A statement issued by the finance ministers of eight EU Member States signals a renewed momentum and commitment to realise targets and ambitions that will deliver the Capital Markets Union.
The European Commission published a plan in September 2015 setting out a list of thirty actions and related measures to establish the building blocks of an integrated capital market in the European Union (EU) by 2019. This Capital Markets Union (CMU) action plan was updated by the European Commission in June 2017 to strengthen existing actions and capture new priorities and challenges.
At a high level, the actions taken or in the process of being taken on the CMU since 2014, are aimed at achieving the following goals:
- Developing a more diversified financial system in the EU by enhancing capital markets and complementing finance made available by EU banks.
- Unlocking frozen capital in the EU by giving savers more investment choices and offering SMEs a greater choice of funding.
- Bringing all the strands of capital markets in EU Member States together by creating a single, unified capital market within the EU, which will enable investors to invest their funds across borders, without any hindrances.
Brexit has had the effect of refocusing minds on the importance of ensuring the CMU objectives are implemented sooner rather than later. London has long been the centre of capital raising activities in the EU and it is expected that the UK will seek to protect that industry through various fiscal and pro-business regulatory relaxation measures, post-Brexit.
Statement on 18 July 2018
The bureaucratic nature of the legislative machinery in the EU has not lent itself to timely implementation of the various strands of the CMU project. Now, a group of eight EU countries with a particular vested interest in seeing CMU fully implemented have come together to stress the imperative nature of moving CMU proposals along. These countries, Denmark, Estonia, Latvia, Lithuania, Sweden, Finland, the Netherlands and Ireland released a joint statement on 18 July which seeks to ensure that CMU actions are prioritised over the next few months so that the project is advanced as much as possible by early 2019.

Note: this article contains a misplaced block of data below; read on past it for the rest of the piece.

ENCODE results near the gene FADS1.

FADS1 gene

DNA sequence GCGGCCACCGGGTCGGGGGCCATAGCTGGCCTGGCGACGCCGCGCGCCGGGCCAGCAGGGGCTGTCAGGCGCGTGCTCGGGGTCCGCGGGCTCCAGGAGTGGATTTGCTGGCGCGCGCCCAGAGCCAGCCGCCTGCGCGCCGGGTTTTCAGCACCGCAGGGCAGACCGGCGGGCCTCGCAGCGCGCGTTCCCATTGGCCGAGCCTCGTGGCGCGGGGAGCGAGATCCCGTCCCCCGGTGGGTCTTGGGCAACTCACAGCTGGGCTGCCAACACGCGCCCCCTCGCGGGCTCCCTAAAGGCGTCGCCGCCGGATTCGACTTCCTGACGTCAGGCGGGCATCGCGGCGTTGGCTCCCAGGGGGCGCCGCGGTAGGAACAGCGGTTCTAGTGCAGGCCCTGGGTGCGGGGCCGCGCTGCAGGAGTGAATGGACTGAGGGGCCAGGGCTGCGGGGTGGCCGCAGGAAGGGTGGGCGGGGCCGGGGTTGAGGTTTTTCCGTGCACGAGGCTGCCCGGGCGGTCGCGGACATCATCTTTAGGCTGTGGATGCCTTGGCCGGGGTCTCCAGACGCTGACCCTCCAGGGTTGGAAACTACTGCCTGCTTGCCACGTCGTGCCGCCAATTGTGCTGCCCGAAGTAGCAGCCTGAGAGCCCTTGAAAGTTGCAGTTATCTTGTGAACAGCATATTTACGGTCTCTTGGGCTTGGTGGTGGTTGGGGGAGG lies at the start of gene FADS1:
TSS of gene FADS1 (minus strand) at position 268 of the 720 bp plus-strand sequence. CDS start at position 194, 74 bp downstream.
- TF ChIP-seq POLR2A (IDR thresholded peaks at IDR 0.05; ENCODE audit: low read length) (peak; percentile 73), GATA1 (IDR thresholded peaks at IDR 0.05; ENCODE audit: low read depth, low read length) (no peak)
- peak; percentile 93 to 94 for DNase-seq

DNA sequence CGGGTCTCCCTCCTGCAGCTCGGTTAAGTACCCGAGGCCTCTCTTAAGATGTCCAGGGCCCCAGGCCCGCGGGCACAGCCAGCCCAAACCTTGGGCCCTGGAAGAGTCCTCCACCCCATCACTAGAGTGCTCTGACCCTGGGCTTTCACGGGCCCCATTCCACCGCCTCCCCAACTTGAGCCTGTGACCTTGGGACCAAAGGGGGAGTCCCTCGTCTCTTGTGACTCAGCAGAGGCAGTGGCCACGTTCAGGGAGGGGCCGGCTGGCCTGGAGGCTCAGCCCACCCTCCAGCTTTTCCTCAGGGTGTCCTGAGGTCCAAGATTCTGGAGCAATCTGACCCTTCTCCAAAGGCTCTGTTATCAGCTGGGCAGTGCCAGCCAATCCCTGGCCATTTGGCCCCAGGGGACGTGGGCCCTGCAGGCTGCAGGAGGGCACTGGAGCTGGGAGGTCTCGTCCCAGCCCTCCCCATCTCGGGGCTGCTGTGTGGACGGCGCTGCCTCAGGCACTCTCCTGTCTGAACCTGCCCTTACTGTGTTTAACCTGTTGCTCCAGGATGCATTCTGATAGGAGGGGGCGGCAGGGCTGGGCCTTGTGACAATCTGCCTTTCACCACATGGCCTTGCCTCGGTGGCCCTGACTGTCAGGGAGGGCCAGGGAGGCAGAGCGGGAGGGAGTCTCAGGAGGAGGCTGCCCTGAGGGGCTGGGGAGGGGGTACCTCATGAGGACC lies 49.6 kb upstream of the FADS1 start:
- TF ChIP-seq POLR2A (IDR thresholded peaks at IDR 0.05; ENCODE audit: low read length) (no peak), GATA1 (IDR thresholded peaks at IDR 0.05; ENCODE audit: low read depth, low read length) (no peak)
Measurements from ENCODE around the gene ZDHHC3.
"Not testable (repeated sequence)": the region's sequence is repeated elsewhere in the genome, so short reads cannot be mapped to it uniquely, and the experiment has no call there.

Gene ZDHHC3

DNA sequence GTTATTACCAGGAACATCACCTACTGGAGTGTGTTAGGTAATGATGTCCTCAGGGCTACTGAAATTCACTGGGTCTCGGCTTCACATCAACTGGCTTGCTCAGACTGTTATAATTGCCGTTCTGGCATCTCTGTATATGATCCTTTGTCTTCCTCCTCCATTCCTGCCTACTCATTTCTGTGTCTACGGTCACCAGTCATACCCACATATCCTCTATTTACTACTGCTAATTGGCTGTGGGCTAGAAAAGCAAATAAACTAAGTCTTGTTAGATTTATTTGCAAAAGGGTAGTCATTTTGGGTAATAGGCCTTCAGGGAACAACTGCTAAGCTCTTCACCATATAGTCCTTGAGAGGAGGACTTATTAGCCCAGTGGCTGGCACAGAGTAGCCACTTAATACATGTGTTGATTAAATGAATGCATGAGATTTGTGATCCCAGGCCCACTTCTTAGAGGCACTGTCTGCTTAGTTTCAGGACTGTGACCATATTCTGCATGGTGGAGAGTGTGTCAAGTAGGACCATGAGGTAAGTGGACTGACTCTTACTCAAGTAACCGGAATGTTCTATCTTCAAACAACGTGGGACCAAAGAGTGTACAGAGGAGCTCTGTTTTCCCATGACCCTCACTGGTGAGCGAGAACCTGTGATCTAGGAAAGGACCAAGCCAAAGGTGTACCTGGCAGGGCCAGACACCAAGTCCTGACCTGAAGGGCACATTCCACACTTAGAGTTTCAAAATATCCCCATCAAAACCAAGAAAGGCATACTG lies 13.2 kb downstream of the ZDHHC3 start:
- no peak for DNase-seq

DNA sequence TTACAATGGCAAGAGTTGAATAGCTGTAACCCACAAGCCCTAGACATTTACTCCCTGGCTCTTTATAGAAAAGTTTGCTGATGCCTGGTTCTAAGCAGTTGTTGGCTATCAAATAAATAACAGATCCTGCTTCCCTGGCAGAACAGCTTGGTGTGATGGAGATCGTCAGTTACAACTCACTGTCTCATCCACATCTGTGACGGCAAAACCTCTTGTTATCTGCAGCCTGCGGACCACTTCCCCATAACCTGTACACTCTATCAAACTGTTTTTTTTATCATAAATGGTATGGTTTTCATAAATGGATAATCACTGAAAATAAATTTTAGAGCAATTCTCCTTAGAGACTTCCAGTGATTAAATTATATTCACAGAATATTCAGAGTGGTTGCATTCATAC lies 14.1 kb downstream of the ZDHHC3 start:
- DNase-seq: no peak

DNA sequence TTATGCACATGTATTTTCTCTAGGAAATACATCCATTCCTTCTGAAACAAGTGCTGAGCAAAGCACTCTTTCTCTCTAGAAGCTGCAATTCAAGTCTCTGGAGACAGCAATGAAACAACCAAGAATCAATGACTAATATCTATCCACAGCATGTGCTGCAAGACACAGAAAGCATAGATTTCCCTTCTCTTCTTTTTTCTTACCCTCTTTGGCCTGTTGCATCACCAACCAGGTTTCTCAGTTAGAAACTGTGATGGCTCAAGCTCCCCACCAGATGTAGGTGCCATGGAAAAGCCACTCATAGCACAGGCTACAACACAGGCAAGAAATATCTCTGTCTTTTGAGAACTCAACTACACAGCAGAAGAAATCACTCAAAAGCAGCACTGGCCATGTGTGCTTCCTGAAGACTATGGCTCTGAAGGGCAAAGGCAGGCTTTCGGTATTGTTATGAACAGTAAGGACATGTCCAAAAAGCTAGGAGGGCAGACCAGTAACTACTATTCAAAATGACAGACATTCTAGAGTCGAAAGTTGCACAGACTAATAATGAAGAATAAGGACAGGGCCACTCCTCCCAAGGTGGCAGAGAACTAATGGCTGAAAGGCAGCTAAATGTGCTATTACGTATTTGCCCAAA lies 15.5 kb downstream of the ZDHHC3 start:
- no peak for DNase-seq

In the statement, these countries identified particular aspects of the wider CMU action plan which need to be targeted in the current term, given the EU’s “political and institutional cycle”. This is a nod to the disruption that EU Parliamentary elections will bring, with Brussels effectively shutting down for a period when MEPs return to their constituencies.
The targets for action that have been singled out:
- Improvements to the EU framework for covered bonds and sustainable finance measures.
- Implementation of a more proportionate regime for the prudential regulation of smaller investment firms in the EU.
- A focus on proposals that encourage technological innovation in the EU financial services industry.
- A review of the broad supervisory framework of EU financial supervision and moving forward with the proposal to implement a single rule book across all Member States.
- Measures to ensure supervisory convergence through amendments to national legal and regulatory provisions with the aim of developing a uniform capital market across EU Member States.
Of the measures noted in the statement, the proposals in relation to the introduction of a more equitable prudential regime for less complex investment firms are probably most advanced with the European Commission having published a draft directive and regulation in December 2017. If introduced, these proposals would see smaller investment firms carved out of more onerous and disproportionate prudential obligations that apply under the Capital Requirements Directive and related Regulation (CRD IV) and the second Markets in Financial Instruments Directive and related Regulation (MiFD II).
The text of the statement made by the eight EU countries can be found here.